America’s heart is breaking—but you have the power to mend it. Cardiovascular disease accounts for about one in three deaths in the U.S., with over 2,200 Americans dying of cardiovascular disease each day, according to the American Heart Association. Most doctors agree that prevention is the best tool for fighting the condition.

You Think Foods Labeled ‘Zero Trans Fats’ Are Safe

We know that partially hydrogenated oils are a disaster for your LDL cholesterol levels. Food manufacturers even use “zero trans fats” labels to advertise that their products are free of them—but you can’t believe everything you read. “The government allows manufacturers to put on the label ‘has zero trans fats’ if it contains less than 0.5 grams per serving,” explains Barry A. Franklin, PhD, director of cardiac rehabilitation and exercise laboratories at Beaumont Hospital, Royal Oak. “There’s a lot of foods that have 0.41 to 0.49 grams of trans fats per serving. Why? Because they can put zero trans fats on the label. You should have no more than 2 grams of trans fats per day, so it doesn’t take very much to

[exceed] the daily limit. I tell patients to look at a label. If you see hydrogenated or partially hydrogenated [oils], there’s trans fats in there, so stay away from it.”

You Don’t Bother To Floss

Believe it or not, there’s a link between gum disease and heart disease. When left untreated, “gum disease leads to an inflammatory state in the entire body, thus increasing your chance of heart disease exponentially,” says cardiologist Dr. Evelina Grayver, the director of the Coronary Care Unit at Northwell Health’s North Shore University Hospital. Constant inflammation can lead to endothelial dysfunction—a state in which blood vessels are expanding and contracting abnormally—which is the first phase of premature coronary artery disease. Grayver says gum disease “can also increase risk of endocarditis—infections within your cardiac valves.” The answer? Research shows that adding flossing to your oral care routine can help reduce gum disease.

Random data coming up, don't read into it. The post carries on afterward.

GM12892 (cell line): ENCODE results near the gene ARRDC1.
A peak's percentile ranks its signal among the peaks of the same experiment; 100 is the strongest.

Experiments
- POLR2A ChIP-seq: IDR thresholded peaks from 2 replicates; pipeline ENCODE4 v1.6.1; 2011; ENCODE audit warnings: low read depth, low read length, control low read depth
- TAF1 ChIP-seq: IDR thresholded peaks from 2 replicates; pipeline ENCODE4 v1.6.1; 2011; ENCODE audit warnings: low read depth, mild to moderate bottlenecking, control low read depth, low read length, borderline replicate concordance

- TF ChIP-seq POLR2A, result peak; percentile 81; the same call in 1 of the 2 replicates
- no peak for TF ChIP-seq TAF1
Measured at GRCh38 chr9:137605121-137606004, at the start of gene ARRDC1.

You’re Drinking the Wrong Smoothies

This may be tough to swallow. Fruit juice smoothies, which are low in fiber and high in carbs, spike blood sugar. “When you eat a pear, your blood sugar doesn’t really go up because even though it’s sweet going down, it takes your body a few hours to disentangle and digest all the sugar from all the fiber in the pear,” says Northwestern Medicine cardiac surgeon Dr. Timothy James. “But when you put the pear in the blender and you drink it, all that sugar is available in the solution. It hits your stomach, which has this large surface area and luxuriant blood supply and the sugar just leaps into your bloodstream.” That spike in sugar leads to a rise in insulin, which can lead to inflammation in the body. That’s harmful, because “the progression of plaques in your arteries seems to be partly dependent on the presence of inflammation and is accelerated by inflammation.” Instead, mix your smoothies with plant-based protein, like the fat-melting drinks in Zero Belly Smoothies.

You Have More Than One to Two Drinks Per Day

Take it easy on the booze. The American Heart Association recommends consuming (ideally, with meals) no more than one drink per day for women and two per day for men. Any more than that puts your heart at risk. “Excessive alcohol has a negative inotropic effect, which is a fancy term for meaning that it screws up the pumping capacity of the heart transiently,” says Dr. Franklin.

You Don’t Get Enough Downtime

Slowing down after work is essential to keeping your life in balance. “When you’re overwhelmed, you really can’t do those healthy things that everybody wants you to do,” says Dr. Nieca Goldberg, Medical Director of the Joan H. Tisch Center for Women’s Health at NYU Langone Medical Center. “But also you tend to have higher blood pressure and higher levels of stress hormones that increase blood sugar and belly fat.” Create boundaries between your work and leisure time. “You need to leave work and go on to some other activity, whether it’s spending time with your family or exercising or eating a meal where you’re not eating as quickly as you can,” Goldberg says.